A newcomer to writing – she had turned 30 when she earned a spot in the Iowa Writers Workshop – Reid spent much of her 20s working at different jobs, including nearly six years babysitting. In addition to being a babysitter, she also babysat in the evenings and threw birthday parties for kids, “sometimes five or six a week. I loved. It was fun. “He sat down the other day to count how many families he had worked with during that period and stopped when he reached 50.
She got her first babysitting job by chance as a newcomer to New York, trying to pay for her acting studies with the salary she had earned from a fancy chocolatier she had worked for at her home in Tucson, Arizona. The firm had allowed him to transfer the job without raising his salary, “and New York is expensive, so I soon knew that was not going to work.” Childcare paid more and went so well that the baby’s mother suggested that she quit her day job to do it full time. He quit his job and never heard from the woman again.
The shock of that experience manifests itself quickly. “So I was out of both jobs,” he says. And then my computer crashed. And she had papers to write and she was panicking. “She went to a local Internet support station and called her mother to try to figure out what to do, when a woman sitting next to her was intrigued by her Arizona accent. The woman lived three blocks away and had just fired her babysitter: “She paid $ 14 an hour and I was her babysitter for four years.”
It seems extraordinary that your first two babysitting jobs could have come about through chance encounters, but that’s the unregulated economy that Such a funny age explore.
Like many mothers, Reid points out, Alix herself is the victim of a society that still delegates childcare to women. The family has fled to Philadelphia in part to allow her husband, the television host, to escape the repercussions of a very public misstep, “so she’s on the other extreme of sexism too, you know: they move to a new city and her husband says, ‘See you later, have fun.’
Which brings us to another troubling topic: the relationship between racism and sexism in a society that often manifests its guilt by fetishizing young black women. Reid plays by the conventions of romantic comedy, setting up a broken love triangle involving Emira, Alix, and Kelley, the good Samaritan from the store, before moving on to something much more nuanced and uncomfortable. “How … I get it,” Emira tells Kelley, “you have a strangely large number of black friends, you saw Kendrick Lamar in concert and now you have a black girlfriend … great.”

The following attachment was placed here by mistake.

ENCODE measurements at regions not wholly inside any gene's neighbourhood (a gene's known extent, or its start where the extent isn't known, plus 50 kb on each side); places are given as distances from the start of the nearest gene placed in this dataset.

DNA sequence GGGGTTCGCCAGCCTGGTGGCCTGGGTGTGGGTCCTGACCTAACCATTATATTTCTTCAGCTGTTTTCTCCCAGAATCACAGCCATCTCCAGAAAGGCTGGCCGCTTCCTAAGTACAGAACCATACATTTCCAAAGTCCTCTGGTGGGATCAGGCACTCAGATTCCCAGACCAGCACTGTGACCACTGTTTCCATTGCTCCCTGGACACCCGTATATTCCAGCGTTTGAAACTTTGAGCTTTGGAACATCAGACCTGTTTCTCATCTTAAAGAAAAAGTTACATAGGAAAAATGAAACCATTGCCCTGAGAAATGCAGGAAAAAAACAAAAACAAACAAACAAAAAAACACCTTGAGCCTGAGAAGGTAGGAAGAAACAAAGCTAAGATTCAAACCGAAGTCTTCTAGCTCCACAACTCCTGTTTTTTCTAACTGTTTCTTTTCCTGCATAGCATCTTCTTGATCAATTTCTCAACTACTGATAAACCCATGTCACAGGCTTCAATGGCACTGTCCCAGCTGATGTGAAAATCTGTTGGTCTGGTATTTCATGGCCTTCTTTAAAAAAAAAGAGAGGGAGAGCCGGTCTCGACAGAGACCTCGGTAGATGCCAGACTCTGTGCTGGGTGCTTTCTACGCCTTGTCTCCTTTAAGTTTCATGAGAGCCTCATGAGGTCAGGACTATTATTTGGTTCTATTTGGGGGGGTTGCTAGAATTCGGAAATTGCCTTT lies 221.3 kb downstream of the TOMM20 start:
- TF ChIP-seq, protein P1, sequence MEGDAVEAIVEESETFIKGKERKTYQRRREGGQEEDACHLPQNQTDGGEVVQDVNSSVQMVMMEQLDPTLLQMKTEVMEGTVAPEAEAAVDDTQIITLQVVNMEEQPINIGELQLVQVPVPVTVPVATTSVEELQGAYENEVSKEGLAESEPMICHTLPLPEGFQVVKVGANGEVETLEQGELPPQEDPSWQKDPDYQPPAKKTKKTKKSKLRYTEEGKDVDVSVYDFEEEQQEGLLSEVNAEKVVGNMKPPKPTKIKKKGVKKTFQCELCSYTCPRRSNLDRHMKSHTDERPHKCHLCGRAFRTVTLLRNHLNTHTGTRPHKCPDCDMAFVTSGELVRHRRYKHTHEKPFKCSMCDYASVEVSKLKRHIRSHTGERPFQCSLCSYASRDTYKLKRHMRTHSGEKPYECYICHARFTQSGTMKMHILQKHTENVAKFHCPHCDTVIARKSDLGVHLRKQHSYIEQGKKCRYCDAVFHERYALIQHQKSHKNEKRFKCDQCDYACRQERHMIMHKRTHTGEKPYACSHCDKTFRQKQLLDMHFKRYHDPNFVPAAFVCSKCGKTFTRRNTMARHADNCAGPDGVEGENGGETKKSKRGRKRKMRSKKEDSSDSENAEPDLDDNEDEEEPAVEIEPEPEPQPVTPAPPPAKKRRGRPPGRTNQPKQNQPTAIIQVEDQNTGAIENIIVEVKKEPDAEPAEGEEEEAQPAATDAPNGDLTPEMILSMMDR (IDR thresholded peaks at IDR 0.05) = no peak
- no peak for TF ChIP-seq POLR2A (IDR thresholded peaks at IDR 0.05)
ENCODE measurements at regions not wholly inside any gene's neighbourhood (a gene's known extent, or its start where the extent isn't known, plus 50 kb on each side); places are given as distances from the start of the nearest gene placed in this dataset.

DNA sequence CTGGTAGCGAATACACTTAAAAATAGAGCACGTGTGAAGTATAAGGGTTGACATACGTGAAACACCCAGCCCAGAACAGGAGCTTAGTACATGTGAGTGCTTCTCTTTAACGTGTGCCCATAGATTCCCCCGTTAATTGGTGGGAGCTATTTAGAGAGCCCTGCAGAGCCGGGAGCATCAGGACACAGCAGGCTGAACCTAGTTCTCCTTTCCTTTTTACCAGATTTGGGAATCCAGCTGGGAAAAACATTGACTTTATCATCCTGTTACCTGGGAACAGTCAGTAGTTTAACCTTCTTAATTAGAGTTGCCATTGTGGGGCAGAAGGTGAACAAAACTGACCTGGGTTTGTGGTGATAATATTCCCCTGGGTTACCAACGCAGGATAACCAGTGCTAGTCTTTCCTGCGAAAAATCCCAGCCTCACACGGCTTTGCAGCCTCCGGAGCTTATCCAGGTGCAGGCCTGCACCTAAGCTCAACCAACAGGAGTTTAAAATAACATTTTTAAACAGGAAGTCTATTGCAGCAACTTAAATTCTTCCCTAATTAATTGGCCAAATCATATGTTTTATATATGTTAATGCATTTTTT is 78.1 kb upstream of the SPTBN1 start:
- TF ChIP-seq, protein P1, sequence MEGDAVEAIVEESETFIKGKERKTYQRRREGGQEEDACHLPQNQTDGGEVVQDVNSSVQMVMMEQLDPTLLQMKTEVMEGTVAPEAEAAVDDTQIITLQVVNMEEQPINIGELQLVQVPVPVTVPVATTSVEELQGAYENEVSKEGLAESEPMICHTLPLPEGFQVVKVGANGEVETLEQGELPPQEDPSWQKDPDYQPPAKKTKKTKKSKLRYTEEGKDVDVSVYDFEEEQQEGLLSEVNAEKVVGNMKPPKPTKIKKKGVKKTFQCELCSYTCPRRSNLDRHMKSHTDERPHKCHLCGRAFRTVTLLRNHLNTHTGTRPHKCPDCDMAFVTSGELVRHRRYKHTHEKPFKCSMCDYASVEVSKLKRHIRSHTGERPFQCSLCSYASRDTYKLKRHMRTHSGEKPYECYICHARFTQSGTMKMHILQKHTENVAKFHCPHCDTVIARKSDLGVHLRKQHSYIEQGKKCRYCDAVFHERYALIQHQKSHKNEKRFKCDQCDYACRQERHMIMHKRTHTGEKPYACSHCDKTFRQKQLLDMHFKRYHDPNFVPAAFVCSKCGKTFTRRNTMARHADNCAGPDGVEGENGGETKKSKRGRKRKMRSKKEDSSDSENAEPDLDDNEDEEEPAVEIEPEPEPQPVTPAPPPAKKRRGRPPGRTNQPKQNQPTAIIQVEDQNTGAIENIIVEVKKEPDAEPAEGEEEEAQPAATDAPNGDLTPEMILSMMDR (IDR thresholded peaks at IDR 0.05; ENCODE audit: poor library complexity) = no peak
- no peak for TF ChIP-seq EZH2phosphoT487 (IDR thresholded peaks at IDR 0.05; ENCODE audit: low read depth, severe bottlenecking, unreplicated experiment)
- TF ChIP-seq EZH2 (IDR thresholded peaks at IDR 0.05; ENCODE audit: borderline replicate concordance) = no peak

“It’s interesting, because some people will say, ‘Oh, I love how you covered the race in a light way.’ But that was never the intention, ”says Reid. “I think my goal is to show how people are very uncomfortable talking about race and then overcompensating with a joke or making an awkward move to level the playing field in a way that becomes fun. He was using the spirit of how the liberal elite talks about race, which is trying to downplay it so they can get on with their day. “
The novel has allowed him to regain power. One of his former employers showed up in Brooklyn for a novel reading with the girl he cared for for three years. “She is still very cute, like 12 years old, and on her cell phone all the time.” Did she have the feeling that they somehow felt they still possessed her? “A little,” says Reid. “But they were a very kind family. His mother texted me photos of them holding the book at the airport. And that felt really sweet. “
• Such a funny age is published in paperback on 7 January (Bloomsbury, £ 12.99). To order a copy, go to guardianbookshop.com. Free p & p on orders over £ 15
Digsmak is a news publisher with over 12 years of reporting experiance; and have published in many industry leading publications and news sites.